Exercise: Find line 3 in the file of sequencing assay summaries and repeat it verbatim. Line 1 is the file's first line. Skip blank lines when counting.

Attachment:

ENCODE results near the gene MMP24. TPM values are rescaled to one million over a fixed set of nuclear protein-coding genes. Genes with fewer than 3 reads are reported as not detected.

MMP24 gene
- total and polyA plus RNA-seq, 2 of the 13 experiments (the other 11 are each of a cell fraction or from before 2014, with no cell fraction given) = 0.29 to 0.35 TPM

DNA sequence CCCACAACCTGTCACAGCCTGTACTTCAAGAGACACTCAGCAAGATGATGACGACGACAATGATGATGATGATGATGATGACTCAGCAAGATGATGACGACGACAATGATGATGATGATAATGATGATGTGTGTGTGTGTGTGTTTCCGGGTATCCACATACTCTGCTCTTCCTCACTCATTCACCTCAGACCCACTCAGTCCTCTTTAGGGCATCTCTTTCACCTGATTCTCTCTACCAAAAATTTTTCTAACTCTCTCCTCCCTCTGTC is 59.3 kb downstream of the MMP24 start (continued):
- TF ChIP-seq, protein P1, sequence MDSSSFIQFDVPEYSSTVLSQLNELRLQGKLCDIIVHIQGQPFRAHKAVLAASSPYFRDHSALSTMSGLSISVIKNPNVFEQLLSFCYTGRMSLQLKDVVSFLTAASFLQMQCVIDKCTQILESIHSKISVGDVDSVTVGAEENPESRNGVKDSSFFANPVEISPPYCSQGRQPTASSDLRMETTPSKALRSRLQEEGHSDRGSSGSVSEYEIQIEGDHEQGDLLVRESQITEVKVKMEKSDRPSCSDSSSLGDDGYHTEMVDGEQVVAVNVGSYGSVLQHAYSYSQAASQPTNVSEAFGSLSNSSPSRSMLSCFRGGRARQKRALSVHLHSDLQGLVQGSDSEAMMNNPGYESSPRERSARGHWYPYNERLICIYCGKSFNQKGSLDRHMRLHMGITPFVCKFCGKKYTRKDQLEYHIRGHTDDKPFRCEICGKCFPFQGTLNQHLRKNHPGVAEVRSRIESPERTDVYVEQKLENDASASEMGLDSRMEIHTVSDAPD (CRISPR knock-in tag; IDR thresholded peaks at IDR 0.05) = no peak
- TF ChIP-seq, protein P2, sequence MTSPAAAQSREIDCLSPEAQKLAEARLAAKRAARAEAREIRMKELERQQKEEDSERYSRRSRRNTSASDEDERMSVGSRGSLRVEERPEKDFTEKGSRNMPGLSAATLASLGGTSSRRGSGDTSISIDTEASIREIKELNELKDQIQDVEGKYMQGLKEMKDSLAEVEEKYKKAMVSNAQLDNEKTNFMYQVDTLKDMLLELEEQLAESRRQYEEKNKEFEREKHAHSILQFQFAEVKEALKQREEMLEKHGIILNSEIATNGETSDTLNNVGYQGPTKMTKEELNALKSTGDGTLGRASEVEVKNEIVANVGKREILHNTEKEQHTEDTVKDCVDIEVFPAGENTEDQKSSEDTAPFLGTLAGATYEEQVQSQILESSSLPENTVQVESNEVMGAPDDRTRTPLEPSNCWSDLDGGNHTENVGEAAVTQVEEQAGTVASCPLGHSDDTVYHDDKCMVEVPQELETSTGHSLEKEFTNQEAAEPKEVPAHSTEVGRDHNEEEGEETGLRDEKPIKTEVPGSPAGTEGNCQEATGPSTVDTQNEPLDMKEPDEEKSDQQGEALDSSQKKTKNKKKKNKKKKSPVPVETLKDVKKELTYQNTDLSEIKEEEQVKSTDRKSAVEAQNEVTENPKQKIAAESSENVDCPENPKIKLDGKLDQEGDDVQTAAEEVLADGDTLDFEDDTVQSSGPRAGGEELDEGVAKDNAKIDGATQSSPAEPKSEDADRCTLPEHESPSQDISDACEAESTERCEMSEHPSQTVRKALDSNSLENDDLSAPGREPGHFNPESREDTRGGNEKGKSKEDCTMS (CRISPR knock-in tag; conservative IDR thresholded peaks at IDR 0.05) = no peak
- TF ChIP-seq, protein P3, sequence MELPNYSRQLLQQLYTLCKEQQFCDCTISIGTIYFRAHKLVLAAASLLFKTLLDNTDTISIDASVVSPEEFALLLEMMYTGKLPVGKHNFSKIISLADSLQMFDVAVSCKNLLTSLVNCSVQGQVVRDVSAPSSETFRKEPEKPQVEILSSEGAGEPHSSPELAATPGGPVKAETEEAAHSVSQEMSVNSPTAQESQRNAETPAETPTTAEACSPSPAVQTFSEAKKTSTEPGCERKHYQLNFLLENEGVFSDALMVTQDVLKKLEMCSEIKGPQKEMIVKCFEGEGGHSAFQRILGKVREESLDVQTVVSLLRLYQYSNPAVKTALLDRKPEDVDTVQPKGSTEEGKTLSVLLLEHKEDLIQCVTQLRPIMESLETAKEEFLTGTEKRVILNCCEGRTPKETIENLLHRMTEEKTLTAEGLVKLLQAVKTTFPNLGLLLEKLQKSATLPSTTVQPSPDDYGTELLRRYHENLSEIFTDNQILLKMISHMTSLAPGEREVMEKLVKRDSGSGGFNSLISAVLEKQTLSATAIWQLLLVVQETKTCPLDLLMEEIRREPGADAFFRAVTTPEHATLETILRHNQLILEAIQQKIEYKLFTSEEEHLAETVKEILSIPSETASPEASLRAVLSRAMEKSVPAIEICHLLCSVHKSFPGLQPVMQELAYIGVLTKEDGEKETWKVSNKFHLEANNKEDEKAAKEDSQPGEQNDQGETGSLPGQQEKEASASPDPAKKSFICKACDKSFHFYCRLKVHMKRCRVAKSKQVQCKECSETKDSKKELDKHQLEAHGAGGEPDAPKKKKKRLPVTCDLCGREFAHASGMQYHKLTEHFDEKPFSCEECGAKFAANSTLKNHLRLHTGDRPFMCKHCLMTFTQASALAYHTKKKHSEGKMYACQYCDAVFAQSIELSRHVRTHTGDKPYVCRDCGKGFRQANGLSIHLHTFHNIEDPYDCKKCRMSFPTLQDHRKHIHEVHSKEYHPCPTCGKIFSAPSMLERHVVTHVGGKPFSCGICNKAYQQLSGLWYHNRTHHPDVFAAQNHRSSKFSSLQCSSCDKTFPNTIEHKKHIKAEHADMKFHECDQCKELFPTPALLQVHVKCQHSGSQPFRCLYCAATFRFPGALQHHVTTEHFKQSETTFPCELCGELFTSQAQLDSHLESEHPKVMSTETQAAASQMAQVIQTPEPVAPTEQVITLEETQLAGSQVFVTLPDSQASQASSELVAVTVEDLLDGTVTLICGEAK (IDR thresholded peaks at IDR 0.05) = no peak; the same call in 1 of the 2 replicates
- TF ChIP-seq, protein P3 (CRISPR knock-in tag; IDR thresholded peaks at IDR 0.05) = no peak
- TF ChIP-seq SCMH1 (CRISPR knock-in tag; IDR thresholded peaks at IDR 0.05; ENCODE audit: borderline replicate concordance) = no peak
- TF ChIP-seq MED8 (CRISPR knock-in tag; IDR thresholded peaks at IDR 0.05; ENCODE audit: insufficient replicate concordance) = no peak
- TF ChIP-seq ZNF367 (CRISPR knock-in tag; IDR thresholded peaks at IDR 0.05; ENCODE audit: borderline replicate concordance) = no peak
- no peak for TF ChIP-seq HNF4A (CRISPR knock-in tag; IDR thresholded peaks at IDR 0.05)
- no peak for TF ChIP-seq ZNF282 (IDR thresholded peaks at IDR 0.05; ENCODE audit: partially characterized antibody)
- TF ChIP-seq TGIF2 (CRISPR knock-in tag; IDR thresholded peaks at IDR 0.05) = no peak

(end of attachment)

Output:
- total and polyA plus RNA-seq, 2 of the 13 experiments (the other 11 are each of a cell fraction or from before 2014, with no cell fraction given) = 0.29 to 0.35 TPM